Collectively, the missteps and unresolved policy problems have served as a reminder to some Republicans that the election is no guarantee, and that one of the main hurdles may simply be maintaining some discipline at the top of the ticket.

“The only person who can beat Donald Trump is Donald Trump,” said David Urban, a former senior Trump campaign adviser. “I don’t think we’re there yet.”

Despite it all, Trump remains in an enviable position, leading Biden in early polls as the incumbent president clocks in with historically bad approval ratings. But Trump’s advantage is also less than 2 percentage points — hardly a commanding lead — and he is still sitting below 50 percent. In the earliest days of the general election campaign, Trump’s often improvised remarks contrast with his opponent’s more carefully scripted campaign outings — and that approach brings some downsides, as evidenced in recent days.

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After making marginal gains with Latino voters, Trump on Saturday said some migrants were “not people.” His campaign scrambled over the weekend to push back on coverage of his remarks predicting a “bloodbath” if he loses in November, explaining that he was only talking about the auto industry. And then Trump ignited another controversy, saying Jews who vote for Democrats “hate everything about Israel” and their religion.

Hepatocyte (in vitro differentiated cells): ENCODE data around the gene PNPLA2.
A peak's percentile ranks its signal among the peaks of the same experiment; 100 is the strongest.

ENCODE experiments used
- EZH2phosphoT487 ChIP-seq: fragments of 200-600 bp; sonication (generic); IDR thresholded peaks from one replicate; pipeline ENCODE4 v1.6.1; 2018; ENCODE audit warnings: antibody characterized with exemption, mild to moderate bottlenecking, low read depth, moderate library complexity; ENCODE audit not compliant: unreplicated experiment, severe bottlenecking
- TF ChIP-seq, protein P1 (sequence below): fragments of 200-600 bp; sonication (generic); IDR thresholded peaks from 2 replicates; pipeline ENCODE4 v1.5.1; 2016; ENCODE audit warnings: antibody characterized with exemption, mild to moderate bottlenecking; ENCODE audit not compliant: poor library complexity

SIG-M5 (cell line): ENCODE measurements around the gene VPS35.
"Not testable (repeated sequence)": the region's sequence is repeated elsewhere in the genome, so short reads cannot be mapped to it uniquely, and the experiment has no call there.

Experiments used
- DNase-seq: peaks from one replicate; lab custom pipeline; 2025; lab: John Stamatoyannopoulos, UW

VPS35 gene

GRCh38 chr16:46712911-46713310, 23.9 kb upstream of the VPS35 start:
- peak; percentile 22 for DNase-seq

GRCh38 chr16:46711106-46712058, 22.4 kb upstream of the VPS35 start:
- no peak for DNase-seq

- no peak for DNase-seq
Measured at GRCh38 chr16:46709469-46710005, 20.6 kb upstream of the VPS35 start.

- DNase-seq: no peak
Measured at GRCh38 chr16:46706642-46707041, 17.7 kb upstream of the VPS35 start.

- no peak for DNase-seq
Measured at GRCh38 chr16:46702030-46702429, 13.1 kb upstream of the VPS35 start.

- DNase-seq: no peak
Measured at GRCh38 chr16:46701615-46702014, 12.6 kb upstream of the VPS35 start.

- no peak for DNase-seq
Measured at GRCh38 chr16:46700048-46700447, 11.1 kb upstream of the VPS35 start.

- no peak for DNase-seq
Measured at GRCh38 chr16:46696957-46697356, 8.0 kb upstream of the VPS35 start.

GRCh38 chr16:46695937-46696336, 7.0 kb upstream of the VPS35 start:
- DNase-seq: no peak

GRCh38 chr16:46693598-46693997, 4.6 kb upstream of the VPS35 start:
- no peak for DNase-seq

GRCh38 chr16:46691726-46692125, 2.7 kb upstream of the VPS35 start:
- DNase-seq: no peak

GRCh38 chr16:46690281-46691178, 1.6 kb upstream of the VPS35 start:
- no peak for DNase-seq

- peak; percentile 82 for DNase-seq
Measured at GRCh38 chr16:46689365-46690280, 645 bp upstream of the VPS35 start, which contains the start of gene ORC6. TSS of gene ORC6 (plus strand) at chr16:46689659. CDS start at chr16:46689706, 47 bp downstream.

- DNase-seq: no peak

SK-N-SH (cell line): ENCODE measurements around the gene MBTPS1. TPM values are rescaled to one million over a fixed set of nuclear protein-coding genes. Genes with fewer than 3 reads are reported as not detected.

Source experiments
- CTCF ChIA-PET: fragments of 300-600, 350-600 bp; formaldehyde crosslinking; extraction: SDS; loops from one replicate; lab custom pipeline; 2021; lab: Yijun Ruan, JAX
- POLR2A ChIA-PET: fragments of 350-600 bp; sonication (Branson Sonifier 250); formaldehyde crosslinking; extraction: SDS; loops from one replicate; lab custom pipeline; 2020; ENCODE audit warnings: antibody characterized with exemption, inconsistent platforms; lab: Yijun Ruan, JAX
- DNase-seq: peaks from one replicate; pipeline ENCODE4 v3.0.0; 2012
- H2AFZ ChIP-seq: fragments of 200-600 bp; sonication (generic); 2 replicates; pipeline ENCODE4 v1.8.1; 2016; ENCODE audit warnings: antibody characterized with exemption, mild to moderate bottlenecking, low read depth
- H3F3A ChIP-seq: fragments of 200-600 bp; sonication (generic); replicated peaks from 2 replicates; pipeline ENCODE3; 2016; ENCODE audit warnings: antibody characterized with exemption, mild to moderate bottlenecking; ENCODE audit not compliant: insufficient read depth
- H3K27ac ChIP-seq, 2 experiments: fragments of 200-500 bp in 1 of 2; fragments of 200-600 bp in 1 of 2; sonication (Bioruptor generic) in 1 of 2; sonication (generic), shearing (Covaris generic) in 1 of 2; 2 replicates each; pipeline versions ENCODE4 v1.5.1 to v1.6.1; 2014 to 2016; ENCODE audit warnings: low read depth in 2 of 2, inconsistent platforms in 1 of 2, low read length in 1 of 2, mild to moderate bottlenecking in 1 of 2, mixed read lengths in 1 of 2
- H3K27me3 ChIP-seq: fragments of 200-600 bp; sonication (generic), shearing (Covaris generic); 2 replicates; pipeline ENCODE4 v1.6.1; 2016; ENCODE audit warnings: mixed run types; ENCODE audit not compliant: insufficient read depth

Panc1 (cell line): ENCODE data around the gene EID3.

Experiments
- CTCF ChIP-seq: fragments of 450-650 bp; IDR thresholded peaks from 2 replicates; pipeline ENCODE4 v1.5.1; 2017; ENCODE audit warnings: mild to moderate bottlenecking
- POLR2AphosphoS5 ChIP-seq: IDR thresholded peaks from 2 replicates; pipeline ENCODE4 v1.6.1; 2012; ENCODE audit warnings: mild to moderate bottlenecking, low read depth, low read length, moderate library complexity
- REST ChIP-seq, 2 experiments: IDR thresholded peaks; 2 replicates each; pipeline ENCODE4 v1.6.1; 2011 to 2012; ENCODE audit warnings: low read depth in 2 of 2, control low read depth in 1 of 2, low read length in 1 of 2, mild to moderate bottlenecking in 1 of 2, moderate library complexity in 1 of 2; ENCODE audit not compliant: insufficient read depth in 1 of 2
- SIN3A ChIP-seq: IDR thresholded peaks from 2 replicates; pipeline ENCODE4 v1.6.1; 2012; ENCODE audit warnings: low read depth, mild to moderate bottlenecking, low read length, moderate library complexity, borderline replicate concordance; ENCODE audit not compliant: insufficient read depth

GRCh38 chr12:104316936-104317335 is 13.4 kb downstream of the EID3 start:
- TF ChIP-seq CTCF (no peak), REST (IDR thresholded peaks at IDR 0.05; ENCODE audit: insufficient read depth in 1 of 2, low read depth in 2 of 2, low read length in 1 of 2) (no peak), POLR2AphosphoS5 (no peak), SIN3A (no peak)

Trump’s smash-mouth politics also have upsides for him, resonating with his base.

“He is who he is — his narrative is doubling down on negativism,” said Chuck Coughlin, a political strategist in Arizona who left the Republican Party after Trump was elected.

Inside the campaign, however, the bigger scramble has been around two policy fronts where Republicans have been vulnerable. Trump moved quickly into clean-up mode after seemingly entertaining cuts to Social Security, the popular entitlement program. In an interview with Breitbart News published last week, Trump said he would “never do anything that will jeopardize or hurt Social Security or Medicare.” That came after Trump told CNBC “there is a lot you can do in terms of entitlements — in terms of cutting — and in terms of also the theft and the bad management of entitlements.”